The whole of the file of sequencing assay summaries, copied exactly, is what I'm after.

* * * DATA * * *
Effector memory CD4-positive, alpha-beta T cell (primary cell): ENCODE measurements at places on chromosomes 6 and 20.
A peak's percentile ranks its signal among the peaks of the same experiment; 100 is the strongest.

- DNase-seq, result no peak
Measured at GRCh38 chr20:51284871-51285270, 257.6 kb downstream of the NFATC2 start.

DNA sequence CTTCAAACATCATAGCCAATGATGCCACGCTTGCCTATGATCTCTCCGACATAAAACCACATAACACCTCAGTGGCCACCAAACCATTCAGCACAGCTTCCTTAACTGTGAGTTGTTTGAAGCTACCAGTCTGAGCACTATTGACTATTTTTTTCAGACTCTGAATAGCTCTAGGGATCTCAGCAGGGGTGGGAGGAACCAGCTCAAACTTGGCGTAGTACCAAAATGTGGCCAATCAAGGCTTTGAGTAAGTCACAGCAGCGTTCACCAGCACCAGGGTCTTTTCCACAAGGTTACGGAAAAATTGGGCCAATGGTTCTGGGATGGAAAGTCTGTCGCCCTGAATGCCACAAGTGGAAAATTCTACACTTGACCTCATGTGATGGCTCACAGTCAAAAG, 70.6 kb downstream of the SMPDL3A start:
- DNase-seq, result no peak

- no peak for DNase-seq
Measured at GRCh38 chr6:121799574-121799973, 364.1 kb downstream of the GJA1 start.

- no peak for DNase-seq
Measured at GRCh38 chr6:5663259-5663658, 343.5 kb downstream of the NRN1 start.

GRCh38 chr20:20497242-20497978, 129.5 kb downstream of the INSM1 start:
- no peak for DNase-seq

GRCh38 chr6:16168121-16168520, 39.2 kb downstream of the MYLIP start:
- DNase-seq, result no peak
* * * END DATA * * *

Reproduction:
Effector memory CD4-positive, alpha-beta T cell (primary cell): ENCODE measurements at places on chromosomes 6 and 20.
A peak's percentile ranks its signal among the peaks of the same experiment; 100 is the strongest.

- DNase-seq, result no peak
Measured at GRCh38 chr20:51284871-51285270, 257.6 kb downstream of the NFATC2 start.

DNA sequence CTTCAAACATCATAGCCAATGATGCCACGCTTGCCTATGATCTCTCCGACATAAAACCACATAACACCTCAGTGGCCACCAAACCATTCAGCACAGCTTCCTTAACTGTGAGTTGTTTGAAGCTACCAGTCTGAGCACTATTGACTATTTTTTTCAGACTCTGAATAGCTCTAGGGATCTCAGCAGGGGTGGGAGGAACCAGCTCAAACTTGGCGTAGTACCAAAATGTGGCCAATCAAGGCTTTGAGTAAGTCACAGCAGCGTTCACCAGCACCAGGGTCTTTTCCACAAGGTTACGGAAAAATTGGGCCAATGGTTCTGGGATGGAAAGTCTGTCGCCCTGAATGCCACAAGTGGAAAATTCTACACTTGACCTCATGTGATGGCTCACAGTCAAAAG, 70.6 kb downstream of the SMPDL3A start:
- DNase-seq, result no peak

- no peak for DNase-seq
Measured at GRCh38 chr6:121799574-121799973, 364.1 kb downstream of the GJA1 start.

- no peak for DNase-seq
Measured at GRCh38 chr6:5663259-5663658, 343.5 kb downstream of the NRN1 start.

GRCh38 chr20:20497242-20497978, 129.5 kb downstream of the INSM1 start:
- no peak for DNase-seq

GRCh38 chr6:16168121-16168520, 39.2 kb downstream of the MYLIP start:
- DNase-seq, result no peak